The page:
When I Say Nothing At All

 
 

With the release of highly-anticipated games such as Skyward Sword and Skyrim, Rory Crean ponders the role of the silent protagonist

The silent protagonist has been present in gaming for as long as the medium itself has been in existence. Originally, of course, it was the by-product of a technical limitation. We had silent protagonists for the same reason we had catchy, repetitive 16-bit soundtracks. Quite simply, the systems couldn’t handle that kind of audio overload. Just like any instrument other than a keyboard couldn’t be supported on those old game cartridges, neither could hours of dialogue. The solution? Text; reams and reams of text. Games such as the Zelda series created memorable stories all the while limiting Link’s vocal contributions to the odd grunt as he cleaved a ruby-concealing pot in twain. While the gaming world around Link melted and reconstructed itself, the Hylian in green’s voice never emerged.

As gaming technology progressed, so did the capacity for aural showmanship. Nowadays, a full orchestra murmurs underneath gameplay, roaring into life to indicate an incoming encounter or the beginning of a gunfight. The silent protagonist however, has remained. Not across the board, mind you; many have embraced the newfound luxury of voice acting, going so far as to incorporate ‘real’ acting (L.A. Noire). Yet some people believe that the character’s actions speak louder than their words. Solely text-based games are themselves becoming a rarity; instead the supporting cast of characters has found their voice, but the player is still left mute.

Having said that, there are many examples of games that rely on their quality of voice acting, Mass Effect and Heavy Rain being shining examples. The Mass Effect series represents a compromise between the silent hero and a “character”, allowing the player to choose the path of conversation. These masterpieces – developed by BioWare and Quantic Dream, respectively – provide such a level of customisation and choice that a silent protagonist is not as important for immersion, but despite this level of involvement, it still doesn’t feel quite as convincing. Mass Effect’s Commander Shepard is a character, i.e. his reaction will be different to yours. No matter who provides your voice, or how you are offered to utilise it, the very fact that it is not your own voice robs you of a certain level of immersion. Games such as Bioshock, Oblivion, and Fallout 3 require a suspension of disbelief to function, and a jarring foreign voice would do nothing but harm.

The silent protagonist not only allowed a level of projection on the player’s behalf, it also meant that we spent less time deciding whether we liked the character we were playing, and more time appreciating the finest of details that programmers spent hours creating. It’s no coincidence that Role-Playing Games (RPG) so often feature a silent hero. Along with the level of customisation they provide, RPGs like Fallout and the Elder Scrolls series invite you to play any style you want. A voice would more likely damage the level of personalisation than not, forcing your carefully crafted character in line with a pre-determined voice that may or may not reconcile with the user’s own idea of the player-character, and as such, the user’s primary role in the construction of the narrative. That is the crux, the central dogma behind the silent protagonist. In fact, that is the crux of gaming itself; the most important feature that makes it a more immersive adventure than cinema or television is a sense that your experience is unique.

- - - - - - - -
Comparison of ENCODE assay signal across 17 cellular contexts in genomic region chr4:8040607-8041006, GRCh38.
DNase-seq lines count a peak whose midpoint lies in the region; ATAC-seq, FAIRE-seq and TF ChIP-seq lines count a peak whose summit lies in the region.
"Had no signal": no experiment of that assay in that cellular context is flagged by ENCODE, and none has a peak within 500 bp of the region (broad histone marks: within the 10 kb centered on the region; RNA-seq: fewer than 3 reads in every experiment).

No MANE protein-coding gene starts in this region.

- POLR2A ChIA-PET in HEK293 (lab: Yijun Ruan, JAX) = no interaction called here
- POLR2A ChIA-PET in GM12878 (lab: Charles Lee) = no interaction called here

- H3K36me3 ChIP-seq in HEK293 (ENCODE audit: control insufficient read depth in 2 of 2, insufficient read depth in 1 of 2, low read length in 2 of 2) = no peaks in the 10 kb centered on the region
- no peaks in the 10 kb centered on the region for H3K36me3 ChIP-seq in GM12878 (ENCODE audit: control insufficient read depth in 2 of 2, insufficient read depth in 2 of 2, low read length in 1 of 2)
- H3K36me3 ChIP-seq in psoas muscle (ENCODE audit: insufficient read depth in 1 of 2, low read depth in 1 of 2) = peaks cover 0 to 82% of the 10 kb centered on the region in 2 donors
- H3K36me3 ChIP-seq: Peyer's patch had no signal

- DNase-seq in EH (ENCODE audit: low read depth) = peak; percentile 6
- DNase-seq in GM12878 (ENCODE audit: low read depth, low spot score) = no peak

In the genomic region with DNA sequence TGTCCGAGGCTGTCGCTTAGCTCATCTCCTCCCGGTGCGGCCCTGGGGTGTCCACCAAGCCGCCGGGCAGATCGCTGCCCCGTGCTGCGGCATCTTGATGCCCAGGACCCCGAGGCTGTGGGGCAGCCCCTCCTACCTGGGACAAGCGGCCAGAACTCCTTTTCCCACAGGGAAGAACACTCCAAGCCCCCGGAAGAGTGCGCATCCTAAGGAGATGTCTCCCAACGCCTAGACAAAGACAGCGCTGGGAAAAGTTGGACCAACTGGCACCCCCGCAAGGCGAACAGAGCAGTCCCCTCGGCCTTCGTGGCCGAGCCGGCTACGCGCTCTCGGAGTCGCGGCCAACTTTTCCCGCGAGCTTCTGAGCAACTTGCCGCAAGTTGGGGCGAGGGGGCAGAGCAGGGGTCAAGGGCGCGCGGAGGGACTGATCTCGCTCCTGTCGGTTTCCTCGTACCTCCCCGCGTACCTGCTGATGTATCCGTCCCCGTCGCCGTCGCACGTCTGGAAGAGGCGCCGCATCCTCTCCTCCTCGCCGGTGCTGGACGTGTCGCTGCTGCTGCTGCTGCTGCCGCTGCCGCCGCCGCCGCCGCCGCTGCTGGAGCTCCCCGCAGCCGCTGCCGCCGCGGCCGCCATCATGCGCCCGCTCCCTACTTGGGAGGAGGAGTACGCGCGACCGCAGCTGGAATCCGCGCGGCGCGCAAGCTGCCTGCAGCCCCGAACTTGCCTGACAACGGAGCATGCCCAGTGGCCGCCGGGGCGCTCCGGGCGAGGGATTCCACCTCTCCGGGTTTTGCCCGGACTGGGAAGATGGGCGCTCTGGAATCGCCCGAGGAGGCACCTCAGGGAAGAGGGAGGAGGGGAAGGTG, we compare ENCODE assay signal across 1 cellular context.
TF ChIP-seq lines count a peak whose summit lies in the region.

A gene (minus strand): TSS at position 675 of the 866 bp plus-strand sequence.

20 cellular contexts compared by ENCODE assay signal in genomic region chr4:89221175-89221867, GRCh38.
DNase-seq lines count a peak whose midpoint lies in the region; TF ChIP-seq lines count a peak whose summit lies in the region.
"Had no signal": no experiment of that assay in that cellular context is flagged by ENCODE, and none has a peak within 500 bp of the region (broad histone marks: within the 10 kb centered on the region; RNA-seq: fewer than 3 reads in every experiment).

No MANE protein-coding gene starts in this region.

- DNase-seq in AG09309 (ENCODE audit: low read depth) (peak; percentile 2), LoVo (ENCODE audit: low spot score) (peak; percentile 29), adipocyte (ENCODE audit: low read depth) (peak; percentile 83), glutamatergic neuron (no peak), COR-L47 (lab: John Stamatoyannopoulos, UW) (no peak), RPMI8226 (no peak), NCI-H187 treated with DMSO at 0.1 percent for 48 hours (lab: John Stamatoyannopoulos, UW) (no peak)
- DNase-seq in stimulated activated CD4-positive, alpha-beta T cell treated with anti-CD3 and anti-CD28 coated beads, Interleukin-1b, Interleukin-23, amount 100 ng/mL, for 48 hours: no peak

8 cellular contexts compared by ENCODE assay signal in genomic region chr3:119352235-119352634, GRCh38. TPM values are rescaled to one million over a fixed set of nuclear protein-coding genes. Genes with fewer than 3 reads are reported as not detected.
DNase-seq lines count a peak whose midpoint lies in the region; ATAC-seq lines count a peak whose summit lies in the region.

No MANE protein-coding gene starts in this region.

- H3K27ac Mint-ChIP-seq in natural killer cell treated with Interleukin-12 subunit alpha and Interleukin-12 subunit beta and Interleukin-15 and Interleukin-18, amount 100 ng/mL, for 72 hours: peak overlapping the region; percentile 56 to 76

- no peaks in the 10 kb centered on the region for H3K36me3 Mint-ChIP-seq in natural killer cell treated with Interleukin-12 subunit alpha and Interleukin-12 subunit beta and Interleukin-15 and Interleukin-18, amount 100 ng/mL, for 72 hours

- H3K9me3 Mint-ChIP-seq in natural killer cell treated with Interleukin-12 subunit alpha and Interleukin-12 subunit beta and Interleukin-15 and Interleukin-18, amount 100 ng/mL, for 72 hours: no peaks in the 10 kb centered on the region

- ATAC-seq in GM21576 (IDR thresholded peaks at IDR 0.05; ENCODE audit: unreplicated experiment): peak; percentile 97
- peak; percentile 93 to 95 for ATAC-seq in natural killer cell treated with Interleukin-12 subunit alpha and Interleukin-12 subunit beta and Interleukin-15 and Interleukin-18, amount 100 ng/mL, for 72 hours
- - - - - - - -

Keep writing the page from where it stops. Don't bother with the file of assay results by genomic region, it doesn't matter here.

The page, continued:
In an attempt to capture that degree of involvement, this post-modern narrative style has bled into other media, most notably in cinema. You may recall 2010’s Essential Killing. It was a political thriller, exploring what one can do when given horrendous circumstances. It is relevant in this context because the main character, played by Vincent Gallo, doesn’t say a word. While the film doesn’t capture the poignancy of silence like many games do, it does allow the audience to “project”. Whereas in similar films, the lead character may explain or justify their actions through voiceover or dialogue, here it is entirely up to the audience to imagine what is going on in their head. For cinema as a medium, no dialogue may seem counter-intuitive, but Essential Killing scratched the surface of what may be a new and intriguing facet of film.

This new element of film is directly derived from it’s sister movement, most notably, the likes of the excellent Bioshock. Bioshock is, hands down, one of the best games of all time. The gameplay was solid, but it was the story that made it the legend it is. The first person perspective meant that when you jammed a hypo-syringe into your wrist, you felt it. When (spoiler) Atlas betrays you, you damn sure felt it. Bioshock was one of the few games that had me shouting at my screen during the key storyline reveals and the reason was; I felt, for a second or two, that Andrew Ryan could hear me. That is an experience that is lost once you give the player an alien voice. Rather than have the player desperately trying to interact with the scenario as they would, they sit back and wait to see what their ‘character’ says. A silent protagonist doesn’t limit a game, in fact it does quite the opposite; it opens it up to the interpretation of its audience, and that is what makes gaming the ultimate medium.

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